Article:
HIKING AND PADDLING WITH HENRY DAVID THOREAU
From the Bennington Banner, Oct. 9, 2008
MARK E. RONDEAU
BENNINGTON — Americans have been altering the landscape and tinkering with nature longer than many people today realize.
One of the nation's first environmentalists, Henry David Thoreau, (1817-1862), not only documented unspoiled nature with compelling prose in his books and journals, he also documented man's deleterious effects upon the environment in his own time.
For instance, a train ran and loggers cut trees near Thoreau's beloved Walden Pond in his hometown of Concord, Mass. He wrote of the effect of a dam at Billerica on the migration of shad on the Concord River and walked on a Cape Cod that had been stripped of most of its native forest, leaving its sand to erode haphazardly into the sea.
He also saw the first tourist-oriented development on the top of Mount Washington in New Hampshire.
Reading at Bennington church
Author Tom Slayton, a Montpelier resident, will read from his new book, "Searching for Thoreau, On the Trails and Shores of Wild New England," and speak about Thoreau on Sunday, Oct. 12, at 10 a.m. at the Unitarian Universalist Fellowship meeting in Bennington. The event is free, copies of the book will be available for sale and refreshments will be served.
Thoreau was a critic of society, a student of Eastern religion and a very careful and exact botanist. He documented his experiences with nature in such books as "Walden," "Cape Cod," "A Week on the Concord and Merrimack Rivers," "The Maine Woods" and elsewhere. "New England's history is long and complex, and our wild places share in that complexity," Slayton writes. "Every place that Thoreau treasured was caught in the flux of change when he knew it and has been altered since."
Thoreau was neither the first to climb Mount Katahdin in northern Maine nor the first Yankee to withdraw from society to live in a forest — which he did at Walden Pond — but he wrote about such experiences better than anyone had before — and better than most have since, Slayton observes.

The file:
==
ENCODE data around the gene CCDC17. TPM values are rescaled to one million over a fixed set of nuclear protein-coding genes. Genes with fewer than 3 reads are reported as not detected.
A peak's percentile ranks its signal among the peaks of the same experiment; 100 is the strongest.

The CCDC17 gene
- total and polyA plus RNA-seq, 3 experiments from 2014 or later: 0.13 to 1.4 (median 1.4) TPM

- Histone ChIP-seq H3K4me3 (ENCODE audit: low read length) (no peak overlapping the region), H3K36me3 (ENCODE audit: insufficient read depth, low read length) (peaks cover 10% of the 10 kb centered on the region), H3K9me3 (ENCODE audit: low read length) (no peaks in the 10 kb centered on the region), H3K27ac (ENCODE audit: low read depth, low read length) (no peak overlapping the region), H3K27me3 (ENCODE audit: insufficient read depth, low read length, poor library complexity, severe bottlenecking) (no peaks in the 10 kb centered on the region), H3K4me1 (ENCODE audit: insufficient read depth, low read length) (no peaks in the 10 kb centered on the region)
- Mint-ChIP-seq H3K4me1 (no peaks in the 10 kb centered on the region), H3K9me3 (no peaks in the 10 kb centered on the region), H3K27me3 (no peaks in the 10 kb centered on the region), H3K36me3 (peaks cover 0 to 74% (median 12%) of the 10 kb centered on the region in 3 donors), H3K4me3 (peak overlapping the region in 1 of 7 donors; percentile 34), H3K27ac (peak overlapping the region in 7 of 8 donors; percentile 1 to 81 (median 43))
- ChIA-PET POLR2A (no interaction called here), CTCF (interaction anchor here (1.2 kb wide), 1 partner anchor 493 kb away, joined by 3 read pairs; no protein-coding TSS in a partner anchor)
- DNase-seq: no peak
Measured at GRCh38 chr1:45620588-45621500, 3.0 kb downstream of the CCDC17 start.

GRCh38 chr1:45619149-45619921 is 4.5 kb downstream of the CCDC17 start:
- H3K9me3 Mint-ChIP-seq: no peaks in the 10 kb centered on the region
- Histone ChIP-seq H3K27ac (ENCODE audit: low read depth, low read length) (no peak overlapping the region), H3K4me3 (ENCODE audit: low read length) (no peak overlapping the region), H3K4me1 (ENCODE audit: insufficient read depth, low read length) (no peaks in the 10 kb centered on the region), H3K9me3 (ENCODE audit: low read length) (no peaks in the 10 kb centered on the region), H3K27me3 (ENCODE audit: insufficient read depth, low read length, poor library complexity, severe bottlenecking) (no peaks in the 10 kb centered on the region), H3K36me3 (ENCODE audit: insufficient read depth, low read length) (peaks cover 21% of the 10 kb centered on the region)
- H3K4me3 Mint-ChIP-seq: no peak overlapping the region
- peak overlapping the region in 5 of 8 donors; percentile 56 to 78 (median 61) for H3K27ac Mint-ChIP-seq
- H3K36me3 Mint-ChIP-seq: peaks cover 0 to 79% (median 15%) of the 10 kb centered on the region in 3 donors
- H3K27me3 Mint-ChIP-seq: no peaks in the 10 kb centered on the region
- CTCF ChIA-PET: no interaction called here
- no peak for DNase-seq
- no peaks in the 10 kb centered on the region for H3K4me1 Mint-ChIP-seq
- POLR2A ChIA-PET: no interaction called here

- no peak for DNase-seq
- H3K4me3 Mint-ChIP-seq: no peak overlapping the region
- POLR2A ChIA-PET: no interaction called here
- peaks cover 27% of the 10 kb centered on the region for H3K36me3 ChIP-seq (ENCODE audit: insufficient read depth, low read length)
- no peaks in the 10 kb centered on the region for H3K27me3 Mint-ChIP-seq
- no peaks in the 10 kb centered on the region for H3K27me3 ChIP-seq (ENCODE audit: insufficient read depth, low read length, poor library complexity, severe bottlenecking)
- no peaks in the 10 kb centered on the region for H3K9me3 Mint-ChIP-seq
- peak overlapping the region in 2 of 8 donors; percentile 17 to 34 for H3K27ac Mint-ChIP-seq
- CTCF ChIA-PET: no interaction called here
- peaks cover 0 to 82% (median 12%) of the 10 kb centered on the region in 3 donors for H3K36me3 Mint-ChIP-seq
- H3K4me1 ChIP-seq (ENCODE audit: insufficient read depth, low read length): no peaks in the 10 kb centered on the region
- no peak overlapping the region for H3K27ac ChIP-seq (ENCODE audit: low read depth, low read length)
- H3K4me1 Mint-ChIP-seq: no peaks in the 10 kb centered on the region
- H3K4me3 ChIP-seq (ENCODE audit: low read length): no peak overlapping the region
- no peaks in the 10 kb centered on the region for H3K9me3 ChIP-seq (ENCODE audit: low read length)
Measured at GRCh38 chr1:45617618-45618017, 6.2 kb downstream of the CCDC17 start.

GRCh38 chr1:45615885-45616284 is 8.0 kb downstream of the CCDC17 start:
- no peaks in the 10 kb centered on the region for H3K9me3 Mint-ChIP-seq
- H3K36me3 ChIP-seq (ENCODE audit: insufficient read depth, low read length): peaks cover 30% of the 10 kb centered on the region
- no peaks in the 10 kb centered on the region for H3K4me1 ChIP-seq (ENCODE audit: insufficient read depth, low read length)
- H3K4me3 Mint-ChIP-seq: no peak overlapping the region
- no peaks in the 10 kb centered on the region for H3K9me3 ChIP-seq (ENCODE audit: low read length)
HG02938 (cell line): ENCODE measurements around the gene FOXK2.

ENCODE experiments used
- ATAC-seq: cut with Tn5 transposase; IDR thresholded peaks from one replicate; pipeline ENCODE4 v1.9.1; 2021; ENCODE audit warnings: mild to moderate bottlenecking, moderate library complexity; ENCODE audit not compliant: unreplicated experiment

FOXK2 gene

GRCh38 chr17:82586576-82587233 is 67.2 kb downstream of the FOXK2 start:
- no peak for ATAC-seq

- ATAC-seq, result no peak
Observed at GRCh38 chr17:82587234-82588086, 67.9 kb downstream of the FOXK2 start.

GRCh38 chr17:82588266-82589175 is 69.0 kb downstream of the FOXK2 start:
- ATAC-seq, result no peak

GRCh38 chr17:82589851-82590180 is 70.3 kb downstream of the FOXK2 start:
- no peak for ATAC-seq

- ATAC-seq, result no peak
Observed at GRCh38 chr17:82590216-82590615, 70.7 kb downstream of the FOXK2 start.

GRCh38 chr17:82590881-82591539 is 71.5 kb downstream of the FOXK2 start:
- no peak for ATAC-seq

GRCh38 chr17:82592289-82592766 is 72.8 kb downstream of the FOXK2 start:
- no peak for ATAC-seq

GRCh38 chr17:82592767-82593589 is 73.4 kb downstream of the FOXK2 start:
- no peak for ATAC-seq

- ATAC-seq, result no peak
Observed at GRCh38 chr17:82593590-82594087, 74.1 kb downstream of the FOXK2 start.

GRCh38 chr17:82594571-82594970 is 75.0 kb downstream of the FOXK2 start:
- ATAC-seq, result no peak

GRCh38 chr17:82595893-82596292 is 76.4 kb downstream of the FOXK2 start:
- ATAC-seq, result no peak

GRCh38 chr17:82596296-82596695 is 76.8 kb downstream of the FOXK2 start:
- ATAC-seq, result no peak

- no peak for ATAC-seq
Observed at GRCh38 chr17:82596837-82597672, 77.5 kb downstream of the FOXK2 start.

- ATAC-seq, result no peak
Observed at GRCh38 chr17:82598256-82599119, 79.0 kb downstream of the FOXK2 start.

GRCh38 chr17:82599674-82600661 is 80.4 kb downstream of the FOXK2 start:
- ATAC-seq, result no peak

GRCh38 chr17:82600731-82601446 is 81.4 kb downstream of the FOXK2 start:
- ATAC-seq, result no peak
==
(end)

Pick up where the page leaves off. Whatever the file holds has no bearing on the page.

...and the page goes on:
"The other reason Thoreau has lasted is that he stood for something — something that is important to us today. It is easy to forget now, with the principles of ecology, conservation, civil disobedience, and conscious alternatives to mainstream society well established, how unusual and courageous it was to stand for such things in mid-19th-century America and in staid old Concord, Massachusetts."
Slayton, long an outdoorsman, was editor of Vermont Life for 21 years. Before that, he was a newspaper reporter and editor in Vermont. "Searching for Thoreau" is published by Images from the Past, in Bennington.
For his book, which was a three-year project, Slayton caught up on the Thoreau books he hadn't yet read. He then visited or revisited the places Thoreau loved most and wrote about best. These include Walden Pond, the Concord and Merrimack Rivers, Cape Cod, Mount Katahdin and other places in northern Maine, Mounts Monadnock and Washington in New Hampshire and Mount Greylock in western Massachusetts, about 25 miles south of Bennington.
Slayton compares the environmental challenges these sites faced in Thoreau's time and face in ours. For instance, while Cape Cod faced very serious erosion issues in Thoreau's day, the threats today are encroaching development and a deluge of tourists during three summer months each year.
Slayton said he found Thoreau to be a much more complex and interesting person than he had thought. He also had a sense of humor, something he is not generally known for, Slayton said. Commenting on the sound of crickets while camping with his brother, Thoreau wrote: "A thousand little artisans beat on their anvils all night long."
Thoreau wrote very little about Vermont. In 1850 he crossed Vermont by rail and Lake Champlain by steamer on the way to visiting Montreal and Quebec. In September, 1856, he visited Brattleboro and Bellows Falls, climbing Chesterfield and Fall Mountains. Slayton theorizes that being a Romantic and Transcendentalist in search of the "sublime," Thoreau didn't find Vermont's mountains spectacular enough to draw his interest. The fact that the state was then about three-fourths deforested also made it less desirable to the naturalist.
The necessity for preservation and protection of New England's wild places is a major theme of Slayton's book. If people want to save parts of wild New England, it has to be deliberately preserved and protected, he said.
The National Seashore on Cape Cod is one example of successful preservation keeping development at bay. In New Hampshire, encroaching development stops at the very boundary of the park that preserves Mount Monadnock, he said.
Percival Baxter failed to persuade the state legislature to preserve Mount Katahdin and its surrounding from logging interests while he was governor of Maine in the 1920s. So Baxter, heir to a canning company fortune, spent the next 40 years buying the mountain and surrounding lands and gave it to the people as a state park, Slayton writes.
Today, however, logging is declining in northern Maine, timber companies are selling land and the specter of huge developments is emerging as a new threat.
As for an environmental problem that Thoreau had no inkling of in his day, Slayton said in the interview that he would no doubt be horrified by global warming.
In a small way, the writer even established a baseline that helps illustrate the issue. Thoreau's botanical notes are very exact, and experts have established that plants he studied are flowering two weeks earlier now than when he made his observations of them in the 19th century.